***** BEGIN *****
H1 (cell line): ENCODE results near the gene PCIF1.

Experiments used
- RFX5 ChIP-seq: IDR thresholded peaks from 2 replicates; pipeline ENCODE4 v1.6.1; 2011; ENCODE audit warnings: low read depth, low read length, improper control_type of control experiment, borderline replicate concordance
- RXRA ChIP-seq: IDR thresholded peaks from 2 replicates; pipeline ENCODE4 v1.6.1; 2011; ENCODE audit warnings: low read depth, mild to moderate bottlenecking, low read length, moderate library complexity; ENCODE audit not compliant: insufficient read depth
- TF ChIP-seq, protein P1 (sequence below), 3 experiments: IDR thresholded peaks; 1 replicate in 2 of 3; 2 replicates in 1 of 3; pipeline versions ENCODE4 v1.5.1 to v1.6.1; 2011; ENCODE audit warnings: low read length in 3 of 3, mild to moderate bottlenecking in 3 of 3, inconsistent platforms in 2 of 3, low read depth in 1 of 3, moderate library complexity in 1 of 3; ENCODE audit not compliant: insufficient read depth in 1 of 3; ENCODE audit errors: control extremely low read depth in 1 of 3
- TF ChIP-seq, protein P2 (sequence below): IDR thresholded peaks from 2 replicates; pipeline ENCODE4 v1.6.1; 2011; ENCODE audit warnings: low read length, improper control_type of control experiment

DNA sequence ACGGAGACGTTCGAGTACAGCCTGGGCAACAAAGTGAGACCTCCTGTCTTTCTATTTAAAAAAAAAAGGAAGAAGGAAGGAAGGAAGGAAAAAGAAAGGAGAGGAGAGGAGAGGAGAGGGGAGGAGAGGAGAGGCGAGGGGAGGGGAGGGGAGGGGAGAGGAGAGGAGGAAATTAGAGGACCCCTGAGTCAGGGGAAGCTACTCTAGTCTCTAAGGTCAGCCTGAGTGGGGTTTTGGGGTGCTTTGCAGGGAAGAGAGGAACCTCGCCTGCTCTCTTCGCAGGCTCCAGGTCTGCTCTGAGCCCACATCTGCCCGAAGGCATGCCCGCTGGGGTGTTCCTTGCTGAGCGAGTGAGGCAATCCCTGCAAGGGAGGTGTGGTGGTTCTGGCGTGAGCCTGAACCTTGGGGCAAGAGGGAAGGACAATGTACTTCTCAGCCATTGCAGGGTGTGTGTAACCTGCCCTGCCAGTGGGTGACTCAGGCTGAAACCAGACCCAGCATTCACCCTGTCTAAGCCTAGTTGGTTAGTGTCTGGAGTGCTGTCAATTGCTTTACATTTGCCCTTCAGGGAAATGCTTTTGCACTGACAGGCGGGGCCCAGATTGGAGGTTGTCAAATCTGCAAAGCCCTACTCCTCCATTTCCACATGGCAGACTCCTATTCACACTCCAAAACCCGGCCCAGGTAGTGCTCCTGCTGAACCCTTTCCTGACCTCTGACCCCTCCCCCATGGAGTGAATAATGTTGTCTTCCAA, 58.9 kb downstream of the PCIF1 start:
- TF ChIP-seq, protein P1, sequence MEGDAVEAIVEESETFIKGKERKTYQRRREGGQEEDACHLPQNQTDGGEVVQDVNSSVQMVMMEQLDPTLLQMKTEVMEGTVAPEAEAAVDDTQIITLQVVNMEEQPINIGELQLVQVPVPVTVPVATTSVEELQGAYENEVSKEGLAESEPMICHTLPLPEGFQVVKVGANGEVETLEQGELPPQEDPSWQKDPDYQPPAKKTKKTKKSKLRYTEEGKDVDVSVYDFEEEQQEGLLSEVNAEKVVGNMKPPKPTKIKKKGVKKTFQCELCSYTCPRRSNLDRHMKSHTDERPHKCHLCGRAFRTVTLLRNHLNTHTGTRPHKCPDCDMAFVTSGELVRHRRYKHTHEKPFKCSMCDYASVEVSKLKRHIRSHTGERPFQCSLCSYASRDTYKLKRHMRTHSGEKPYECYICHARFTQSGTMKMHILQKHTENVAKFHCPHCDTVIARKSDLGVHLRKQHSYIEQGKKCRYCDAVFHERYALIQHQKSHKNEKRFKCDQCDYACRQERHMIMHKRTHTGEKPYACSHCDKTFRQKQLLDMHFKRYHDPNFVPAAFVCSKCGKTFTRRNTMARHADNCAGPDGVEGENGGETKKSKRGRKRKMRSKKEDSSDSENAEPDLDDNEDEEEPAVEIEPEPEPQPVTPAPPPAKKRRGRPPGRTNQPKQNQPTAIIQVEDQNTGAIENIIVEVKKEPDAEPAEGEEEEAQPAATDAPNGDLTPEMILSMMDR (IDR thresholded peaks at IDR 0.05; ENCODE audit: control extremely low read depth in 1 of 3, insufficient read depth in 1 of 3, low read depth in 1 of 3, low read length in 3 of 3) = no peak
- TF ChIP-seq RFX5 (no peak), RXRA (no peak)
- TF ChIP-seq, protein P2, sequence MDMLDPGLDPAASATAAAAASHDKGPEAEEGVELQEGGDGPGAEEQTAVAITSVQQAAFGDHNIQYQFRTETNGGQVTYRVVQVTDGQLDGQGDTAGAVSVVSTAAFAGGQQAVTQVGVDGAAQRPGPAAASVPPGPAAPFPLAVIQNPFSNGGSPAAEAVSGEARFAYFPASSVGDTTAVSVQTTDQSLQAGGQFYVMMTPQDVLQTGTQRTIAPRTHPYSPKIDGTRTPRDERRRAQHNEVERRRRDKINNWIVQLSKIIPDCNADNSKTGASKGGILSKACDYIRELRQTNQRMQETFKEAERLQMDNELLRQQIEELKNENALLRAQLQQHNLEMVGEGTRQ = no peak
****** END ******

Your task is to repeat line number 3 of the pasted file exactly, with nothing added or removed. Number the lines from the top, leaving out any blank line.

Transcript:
- RFX5 ChIP-seq: IDR thresholded peaks from 2 replicates; pipeline ENCODE4 v1.6.1; 2011; ENCODE audit warnings: low read depth, low read length, improper control_type of control experiment, borderline replicate concordance